Boston To Use New Ambulance Lift, Stretcher For Obese Patients
ROXBURY (CBS) - The obesity problem in America has been creating some unique challenges for emergency workers, as some patients they are trying to save are too large for the emergency equipment.
Boston now has a solution to that problem: a custom-made hydraulic lift capable of lifting 1,000 pounds.
Why would Boston EMT's need such power?
"In this profession, that is one of our biggest injuries is back injuries, and that's what really cuts a lot of our folks from stop doing their job because it's the injuries that they develop doing their job," said Capt. Jose Archila, Boston EMS.
Every week, EMT's respond to 911 calls and can find an obese person weighing 500-700 pounds. It takes a lot of manpower to get that patient into the ambulance.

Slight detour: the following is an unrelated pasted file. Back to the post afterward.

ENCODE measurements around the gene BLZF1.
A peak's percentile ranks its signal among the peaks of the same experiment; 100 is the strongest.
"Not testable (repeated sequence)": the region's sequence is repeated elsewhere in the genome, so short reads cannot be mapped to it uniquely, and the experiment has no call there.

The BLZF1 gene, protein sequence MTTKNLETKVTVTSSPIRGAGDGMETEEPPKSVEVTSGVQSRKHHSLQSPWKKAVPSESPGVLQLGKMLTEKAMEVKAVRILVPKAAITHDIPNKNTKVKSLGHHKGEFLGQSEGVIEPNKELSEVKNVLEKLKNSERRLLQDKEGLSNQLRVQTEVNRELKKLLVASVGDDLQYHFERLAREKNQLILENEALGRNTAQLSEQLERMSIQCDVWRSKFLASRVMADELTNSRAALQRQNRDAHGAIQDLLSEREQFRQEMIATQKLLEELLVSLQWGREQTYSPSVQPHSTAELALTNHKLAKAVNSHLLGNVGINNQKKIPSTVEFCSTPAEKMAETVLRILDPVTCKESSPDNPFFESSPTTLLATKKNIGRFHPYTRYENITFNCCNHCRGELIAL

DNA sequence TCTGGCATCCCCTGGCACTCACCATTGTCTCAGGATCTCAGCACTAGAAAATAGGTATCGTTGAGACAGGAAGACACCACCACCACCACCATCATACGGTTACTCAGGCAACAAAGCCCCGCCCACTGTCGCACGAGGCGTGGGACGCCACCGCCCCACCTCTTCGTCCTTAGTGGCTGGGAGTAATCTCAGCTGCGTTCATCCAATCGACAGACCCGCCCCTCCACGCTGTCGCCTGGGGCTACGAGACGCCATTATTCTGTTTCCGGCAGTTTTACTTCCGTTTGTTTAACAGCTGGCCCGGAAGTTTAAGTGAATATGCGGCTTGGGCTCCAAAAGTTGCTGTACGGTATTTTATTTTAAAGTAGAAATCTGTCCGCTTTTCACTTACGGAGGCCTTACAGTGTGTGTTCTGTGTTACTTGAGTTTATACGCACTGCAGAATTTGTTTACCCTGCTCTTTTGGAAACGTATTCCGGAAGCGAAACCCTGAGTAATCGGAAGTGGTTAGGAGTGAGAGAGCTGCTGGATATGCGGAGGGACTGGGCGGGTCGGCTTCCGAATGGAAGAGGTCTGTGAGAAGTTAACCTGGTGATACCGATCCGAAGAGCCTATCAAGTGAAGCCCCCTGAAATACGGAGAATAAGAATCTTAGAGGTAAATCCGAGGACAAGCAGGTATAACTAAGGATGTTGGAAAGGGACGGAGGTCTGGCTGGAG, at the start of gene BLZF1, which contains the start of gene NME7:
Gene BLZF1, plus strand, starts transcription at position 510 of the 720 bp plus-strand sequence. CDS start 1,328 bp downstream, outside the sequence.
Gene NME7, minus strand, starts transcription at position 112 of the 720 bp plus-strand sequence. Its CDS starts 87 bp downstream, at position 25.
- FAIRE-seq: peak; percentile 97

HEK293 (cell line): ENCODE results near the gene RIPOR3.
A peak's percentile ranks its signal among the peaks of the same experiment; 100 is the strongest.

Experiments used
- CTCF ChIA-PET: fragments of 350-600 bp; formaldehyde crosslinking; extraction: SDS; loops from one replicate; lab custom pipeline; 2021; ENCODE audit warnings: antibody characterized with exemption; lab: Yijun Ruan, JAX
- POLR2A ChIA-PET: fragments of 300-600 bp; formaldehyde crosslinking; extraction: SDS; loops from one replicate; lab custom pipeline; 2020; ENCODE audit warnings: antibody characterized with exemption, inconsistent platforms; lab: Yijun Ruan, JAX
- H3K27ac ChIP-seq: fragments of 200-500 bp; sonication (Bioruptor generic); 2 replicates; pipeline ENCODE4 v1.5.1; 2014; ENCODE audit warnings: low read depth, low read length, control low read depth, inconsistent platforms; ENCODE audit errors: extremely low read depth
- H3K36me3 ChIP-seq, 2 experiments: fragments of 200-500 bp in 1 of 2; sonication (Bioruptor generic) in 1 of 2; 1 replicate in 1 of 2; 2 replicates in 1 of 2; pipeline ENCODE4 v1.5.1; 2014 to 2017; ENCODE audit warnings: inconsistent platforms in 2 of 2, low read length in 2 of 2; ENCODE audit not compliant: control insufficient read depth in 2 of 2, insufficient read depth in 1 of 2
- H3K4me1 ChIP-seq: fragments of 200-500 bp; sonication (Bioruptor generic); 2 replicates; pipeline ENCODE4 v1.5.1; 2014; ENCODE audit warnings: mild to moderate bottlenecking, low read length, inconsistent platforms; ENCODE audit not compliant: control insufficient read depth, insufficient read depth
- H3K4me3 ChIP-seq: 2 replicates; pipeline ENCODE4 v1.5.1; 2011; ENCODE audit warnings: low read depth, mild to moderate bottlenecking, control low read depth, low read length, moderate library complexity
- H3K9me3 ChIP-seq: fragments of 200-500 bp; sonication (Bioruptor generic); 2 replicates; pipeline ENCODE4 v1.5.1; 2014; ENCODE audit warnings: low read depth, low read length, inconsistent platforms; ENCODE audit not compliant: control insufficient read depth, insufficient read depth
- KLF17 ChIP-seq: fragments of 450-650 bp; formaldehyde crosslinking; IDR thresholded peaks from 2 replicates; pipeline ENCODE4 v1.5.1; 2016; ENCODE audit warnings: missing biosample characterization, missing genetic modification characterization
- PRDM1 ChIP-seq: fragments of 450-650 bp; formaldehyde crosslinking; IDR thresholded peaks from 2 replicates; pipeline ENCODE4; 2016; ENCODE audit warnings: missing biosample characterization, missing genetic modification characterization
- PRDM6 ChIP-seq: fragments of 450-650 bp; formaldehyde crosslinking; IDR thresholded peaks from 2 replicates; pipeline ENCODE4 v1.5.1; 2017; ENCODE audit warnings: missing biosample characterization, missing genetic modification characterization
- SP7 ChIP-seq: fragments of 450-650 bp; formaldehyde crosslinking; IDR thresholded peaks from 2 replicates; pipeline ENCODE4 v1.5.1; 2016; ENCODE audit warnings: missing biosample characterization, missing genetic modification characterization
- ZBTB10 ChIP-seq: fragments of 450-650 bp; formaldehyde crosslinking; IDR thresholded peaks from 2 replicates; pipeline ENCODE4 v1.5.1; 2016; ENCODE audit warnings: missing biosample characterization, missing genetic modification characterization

"Four folks, so it would be two ambulances and a supervisor, and then sometimes we have to call in the fire department to give us extra hands," said Capt. Archila.
In some cases, it's even difficult to lift an average-sized person. So now, Boston EMS has spent $20,000 on a specially designed stretcher that can hold 800 pounds and the new hydraulic lift.
"They already know that when the call comes in from a certain address, they already know it's going to be a bariatric patient. At no time is any care gonna be delayed," said Capt. Archila.
A regular ambulance crew will respond initially to a 911 call, and then they'll radio for the special ambulance if it's needed.
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